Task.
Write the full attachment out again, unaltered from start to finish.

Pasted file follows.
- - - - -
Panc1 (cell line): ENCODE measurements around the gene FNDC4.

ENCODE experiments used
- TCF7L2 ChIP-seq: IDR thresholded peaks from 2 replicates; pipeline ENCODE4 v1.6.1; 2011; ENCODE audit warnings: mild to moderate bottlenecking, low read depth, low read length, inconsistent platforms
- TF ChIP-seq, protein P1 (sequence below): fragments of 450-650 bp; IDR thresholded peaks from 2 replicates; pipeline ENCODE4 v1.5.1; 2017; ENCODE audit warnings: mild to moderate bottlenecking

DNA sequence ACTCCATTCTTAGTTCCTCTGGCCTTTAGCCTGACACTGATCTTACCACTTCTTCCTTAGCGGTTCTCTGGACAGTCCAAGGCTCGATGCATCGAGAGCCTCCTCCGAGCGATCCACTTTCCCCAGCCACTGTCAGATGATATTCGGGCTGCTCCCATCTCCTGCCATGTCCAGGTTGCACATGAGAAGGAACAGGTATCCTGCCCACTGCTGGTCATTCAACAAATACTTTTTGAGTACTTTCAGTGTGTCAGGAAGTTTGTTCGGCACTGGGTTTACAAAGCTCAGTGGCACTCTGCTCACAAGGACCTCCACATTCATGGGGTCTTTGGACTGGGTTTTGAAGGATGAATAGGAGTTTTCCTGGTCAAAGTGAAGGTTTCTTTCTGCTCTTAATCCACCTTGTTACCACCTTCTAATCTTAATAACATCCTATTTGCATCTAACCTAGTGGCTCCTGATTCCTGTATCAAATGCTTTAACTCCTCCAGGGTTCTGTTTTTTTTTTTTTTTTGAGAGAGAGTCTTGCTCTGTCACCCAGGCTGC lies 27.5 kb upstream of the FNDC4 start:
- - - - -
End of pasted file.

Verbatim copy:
Panc1 (cell line): ENCODE measurements around the gene FNDC4.

ENCODE experiments used
- TCF7L2 ChIP-seq: IDR thresholded peaks from 2 replicates; pipeline ENCODE4 v1.6.1; 2011; ENCODE audit warnings: mild to moderate bottlenecking, low read depth, low read length, inconsistent platforms
- TF ChIP-seq, protein P1 (sequence below): fragments of 450-650 bp; IDR thresholded peaks from 2 replicates; pipeline ENCODE4 v1.5.1; 2017; ENCODE audit warnings: mild to moderate bottlenecking

DNA sequence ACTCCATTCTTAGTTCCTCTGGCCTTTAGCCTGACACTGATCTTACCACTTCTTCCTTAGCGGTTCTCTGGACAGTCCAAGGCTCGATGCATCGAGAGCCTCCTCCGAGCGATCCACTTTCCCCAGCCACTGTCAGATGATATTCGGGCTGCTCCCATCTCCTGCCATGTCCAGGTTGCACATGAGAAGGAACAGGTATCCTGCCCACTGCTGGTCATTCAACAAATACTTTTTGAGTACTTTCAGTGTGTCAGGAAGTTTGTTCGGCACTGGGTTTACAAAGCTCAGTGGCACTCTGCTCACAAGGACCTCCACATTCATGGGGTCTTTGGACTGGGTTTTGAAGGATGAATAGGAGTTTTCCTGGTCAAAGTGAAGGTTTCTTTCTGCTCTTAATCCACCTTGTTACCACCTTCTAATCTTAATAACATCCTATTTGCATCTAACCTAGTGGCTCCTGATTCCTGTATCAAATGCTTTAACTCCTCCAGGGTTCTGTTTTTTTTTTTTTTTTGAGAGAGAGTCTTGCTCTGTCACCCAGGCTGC lies 27.5 kb upstream of the FNDC4 start: